I usually only binge-watch shows that I can use as background noise. You know what I mean. Those shows that we love but don’t require our full attention.
A friend recently recommended the HBO miniseries The Night Of to me, and I went into it with the attitude that it would be a background-binge while I went about my day. Instead, my productivity plummeted this week. But I regret nothing.
The Night Of is about a young Muslim man named Nasir (Riz Ahmed) who meets a beautiful young woman named Andrea (Sofia Black-D’Elia) one night in New York City. They go back to her place, do some drugs, and have sex. When he wakes up from what had started as the best night of his young life, he finds the Andrea stabbed to death in her bed.
The first episode is tough to watch. You know that Nasir is in for a really bad time, and every step he takes that leads to his arrest makes the viewer cringe.
A bottom-feeding attorney named John Stone, played by the brilliant John Turturro, takes on his case. Stone has chronic eczema and a real desire to do right by Nasir and his family. James Gadolfini was originally cast in this role, but passed away before filming began. I’m certain he would have been proud of Turturro’s performance.
We watch Nasir transform from a boy to a man over the eight episodes. Yet it is no way a coming-of-age story. It is a testament to the maturing effects of trauma, and what that rapid process takes from a young person.
Nasir the son of Pakistani immigrants, and the struggle of his family to deal with the consequences of his arrest is a constant undercurrent. As well as the tensions toward Muslims in post-9/11 New York City.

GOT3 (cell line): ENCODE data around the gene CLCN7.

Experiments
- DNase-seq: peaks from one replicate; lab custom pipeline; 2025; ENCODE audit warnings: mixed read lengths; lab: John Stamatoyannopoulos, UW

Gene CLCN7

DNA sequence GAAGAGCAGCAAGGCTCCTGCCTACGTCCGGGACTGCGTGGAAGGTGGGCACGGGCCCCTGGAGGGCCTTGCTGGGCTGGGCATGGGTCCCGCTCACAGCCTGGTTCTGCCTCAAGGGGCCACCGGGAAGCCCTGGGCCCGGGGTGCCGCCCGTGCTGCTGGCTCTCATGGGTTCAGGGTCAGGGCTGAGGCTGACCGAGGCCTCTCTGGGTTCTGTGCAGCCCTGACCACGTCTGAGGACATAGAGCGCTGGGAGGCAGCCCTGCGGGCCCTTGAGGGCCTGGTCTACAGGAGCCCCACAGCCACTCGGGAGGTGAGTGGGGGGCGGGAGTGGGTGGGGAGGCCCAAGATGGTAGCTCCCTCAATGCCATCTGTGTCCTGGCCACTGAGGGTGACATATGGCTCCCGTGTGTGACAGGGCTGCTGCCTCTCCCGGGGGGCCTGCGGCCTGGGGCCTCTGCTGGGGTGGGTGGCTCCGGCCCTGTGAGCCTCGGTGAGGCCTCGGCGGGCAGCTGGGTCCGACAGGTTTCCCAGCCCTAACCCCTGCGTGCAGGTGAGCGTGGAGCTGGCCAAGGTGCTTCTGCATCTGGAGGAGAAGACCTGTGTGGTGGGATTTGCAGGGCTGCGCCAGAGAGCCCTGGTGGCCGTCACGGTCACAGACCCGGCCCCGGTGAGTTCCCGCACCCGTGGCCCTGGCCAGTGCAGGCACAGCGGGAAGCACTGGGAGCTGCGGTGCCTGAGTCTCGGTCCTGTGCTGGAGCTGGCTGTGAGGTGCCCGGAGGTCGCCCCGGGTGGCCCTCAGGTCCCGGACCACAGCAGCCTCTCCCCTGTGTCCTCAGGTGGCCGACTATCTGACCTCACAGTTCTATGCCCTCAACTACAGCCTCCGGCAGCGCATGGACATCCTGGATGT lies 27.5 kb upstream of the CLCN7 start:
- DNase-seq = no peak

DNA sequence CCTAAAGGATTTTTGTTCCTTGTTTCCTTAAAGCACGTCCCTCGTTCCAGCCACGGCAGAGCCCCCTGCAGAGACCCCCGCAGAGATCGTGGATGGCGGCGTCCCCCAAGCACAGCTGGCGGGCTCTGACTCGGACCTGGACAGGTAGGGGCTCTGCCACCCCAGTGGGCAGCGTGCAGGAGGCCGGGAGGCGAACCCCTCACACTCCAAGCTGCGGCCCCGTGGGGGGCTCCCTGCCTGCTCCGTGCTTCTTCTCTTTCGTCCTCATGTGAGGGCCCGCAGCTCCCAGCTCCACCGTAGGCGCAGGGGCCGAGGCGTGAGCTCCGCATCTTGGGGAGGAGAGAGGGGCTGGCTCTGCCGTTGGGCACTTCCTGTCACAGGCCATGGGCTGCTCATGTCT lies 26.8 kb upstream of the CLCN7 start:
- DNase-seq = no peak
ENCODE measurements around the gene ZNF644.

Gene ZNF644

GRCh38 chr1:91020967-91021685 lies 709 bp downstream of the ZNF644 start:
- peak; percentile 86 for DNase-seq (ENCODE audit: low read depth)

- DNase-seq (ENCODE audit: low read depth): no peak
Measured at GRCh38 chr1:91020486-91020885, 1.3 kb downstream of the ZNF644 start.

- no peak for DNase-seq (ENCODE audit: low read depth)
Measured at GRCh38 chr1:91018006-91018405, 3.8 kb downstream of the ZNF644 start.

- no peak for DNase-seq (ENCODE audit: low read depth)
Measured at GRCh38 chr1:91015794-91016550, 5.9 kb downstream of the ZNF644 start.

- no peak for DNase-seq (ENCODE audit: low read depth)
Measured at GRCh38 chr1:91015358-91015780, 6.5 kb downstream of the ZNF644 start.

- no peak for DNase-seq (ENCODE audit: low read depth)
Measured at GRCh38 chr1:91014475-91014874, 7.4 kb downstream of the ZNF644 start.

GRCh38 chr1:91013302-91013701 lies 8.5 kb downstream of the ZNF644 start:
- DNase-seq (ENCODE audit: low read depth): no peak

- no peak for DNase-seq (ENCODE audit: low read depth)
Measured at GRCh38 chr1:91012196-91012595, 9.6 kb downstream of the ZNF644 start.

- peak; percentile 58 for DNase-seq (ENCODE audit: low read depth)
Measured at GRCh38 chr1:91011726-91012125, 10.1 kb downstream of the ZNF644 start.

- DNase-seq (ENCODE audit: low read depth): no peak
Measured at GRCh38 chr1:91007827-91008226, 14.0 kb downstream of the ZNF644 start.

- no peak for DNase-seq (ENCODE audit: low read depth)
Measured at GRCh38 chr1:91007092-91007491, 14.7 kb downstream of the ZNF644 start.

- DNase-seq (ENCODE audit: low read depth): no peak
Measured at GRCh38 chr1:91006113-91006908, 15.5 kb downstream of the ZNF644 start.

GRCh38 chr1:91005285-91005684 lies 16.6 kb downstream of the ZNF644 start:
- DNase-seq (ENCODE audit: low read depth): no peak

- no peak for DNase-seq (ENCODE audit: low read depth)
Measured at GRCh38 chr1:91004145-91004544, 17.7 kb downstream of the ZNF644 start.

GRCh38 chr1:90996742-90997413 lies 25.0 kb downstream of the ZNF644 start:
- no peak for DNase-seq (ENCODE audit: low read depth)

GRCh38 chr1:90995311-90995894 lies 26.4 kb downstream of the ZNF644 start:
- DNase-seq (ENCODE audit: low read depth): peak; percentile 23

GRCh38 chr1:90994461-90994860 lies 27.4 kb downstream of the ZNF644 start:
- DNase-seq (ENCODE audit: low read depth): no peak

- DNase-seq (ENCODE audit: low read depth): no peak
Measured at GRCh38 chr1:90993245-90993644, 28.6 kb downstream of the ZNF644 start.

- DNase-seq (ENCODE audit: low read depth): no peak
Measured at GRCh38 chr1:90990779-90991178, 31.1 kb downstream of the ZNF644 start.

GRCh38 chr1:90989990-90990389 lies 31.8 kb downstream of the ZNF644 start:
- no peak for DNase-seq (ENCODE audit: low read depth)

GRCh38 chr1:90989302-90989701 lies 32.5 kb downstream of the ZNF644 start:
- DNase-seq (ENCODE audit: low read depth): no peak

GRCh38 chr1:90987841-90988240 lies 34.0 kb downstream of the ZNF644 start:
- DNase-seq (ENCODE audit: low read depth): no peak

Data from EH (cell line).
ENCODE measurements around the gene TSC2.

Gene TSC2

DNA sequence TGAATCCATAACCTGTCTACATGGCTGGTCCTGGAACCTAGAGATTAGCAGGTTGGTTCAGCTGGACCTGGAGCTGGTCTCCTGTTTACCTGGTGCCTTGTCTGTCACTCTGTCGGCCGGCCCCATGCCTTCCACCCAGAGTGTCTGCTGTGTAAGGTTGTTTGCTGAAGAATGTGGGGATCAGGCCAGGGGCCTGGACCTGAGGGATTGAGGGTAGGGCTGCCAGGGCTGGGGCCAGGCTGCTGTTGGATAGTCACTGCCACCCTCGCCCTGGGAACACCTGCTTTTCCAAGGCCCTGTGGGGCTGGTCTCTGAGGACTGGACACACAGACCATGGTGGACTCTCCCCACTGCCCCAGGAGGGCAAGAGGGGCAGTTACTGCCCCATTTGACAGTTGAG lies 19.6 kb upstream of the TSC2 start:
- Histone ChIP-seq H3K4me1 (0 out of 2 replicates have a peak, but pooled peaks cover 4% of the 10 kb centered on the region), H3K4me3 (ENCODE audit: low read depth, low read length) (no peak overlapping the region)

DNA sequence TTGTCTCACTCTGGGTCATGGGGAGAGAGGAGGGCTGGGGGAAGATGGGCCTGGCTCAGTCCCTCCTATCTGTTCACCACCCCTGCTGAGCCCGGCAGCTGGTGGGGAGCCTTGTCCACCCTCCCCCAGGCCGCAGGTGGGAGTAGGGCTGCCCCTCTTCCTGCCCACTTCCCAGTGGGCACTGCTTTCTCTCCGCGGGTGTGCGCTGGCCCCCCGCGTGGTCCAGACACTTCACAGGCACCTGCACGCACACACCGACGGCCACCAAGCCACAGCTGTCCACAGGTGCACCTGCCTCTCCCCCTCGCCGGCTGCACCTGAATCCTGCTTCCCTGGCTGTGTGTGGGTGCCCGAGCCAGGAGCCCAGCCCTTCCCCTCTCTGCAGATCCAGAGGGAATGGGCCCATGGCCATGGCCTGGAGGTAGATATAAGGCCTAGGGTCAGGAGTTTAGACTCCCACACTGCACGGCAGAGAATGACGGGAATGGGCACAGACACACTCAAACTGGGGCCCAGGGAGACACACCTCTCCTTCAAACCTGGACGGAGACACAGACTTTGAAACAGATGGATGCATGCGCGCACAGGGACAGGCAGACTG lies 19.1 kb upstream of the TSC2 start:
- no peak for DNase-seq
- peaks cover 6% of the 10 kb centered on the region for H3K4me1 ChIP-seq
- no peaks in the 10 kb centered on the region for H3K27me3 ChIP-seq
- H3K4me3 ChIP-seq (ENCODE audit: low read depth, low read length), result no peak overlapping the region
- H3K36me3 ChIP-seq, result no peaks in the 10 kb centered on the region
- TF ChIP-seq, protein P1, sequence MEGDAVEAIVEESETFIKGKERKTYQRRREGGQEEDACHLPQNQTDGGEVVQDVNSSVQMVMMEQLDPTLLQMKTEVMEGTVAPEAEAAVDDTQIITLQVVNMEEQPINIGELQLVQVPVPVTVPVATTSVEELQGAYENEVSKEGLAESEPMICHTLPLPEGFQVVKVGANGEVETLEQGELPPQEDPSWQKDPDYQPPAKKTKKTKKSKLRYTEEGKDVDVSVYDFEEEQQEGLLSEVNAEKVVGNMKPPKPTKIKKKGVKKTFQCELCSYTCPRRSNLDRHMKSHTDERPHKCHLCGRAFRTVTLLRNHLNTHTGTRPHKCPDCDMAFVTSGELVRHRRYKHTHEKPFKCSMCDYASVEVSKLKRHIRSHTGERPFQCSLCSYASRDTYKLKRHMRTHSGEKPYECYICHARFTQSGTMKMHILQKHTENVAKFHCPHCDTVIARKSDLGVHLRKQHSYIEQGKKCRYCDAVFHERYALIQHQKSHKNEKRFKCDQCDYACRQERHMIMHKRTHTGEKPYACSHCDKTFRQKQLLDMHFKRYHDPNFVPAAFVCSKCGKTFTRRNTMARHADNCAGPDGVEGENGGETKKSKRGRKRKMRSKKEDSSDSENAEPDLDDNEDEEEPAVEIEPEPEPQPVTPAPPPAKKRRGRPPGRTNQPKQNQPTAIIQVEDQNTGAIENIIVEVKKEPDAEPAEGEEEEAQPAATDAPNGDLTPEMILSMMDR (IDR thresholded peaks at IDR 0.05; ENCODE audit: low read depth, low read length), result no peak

But the most prominent struggles are of John Stone, who is convinced his client is innocent and goes to perilous lengths to find the truth, and of Nasir, who must learn how to survive in Rikers Penitentiary while awaiting trial.
In a series that is packed with amazing performances, my favorite scenes were those with inmate Freddy Knight (Michael Kenneth Williams). As he did as Omar in The Wire, he commands every scene he’s in. Freddy takes Nasir under his wing in Rikers, helping him navigate the system while offering him protection. The protection, of course, doesn’t come for free.
The Night Of is a miniseries that will stick with you long after the last episode. If you’re a writer, you’ll also have that gnawing in your gut that pushes you to try harder. If there were more shows that were this well-written and perfectly-executed, I’d never get anything done.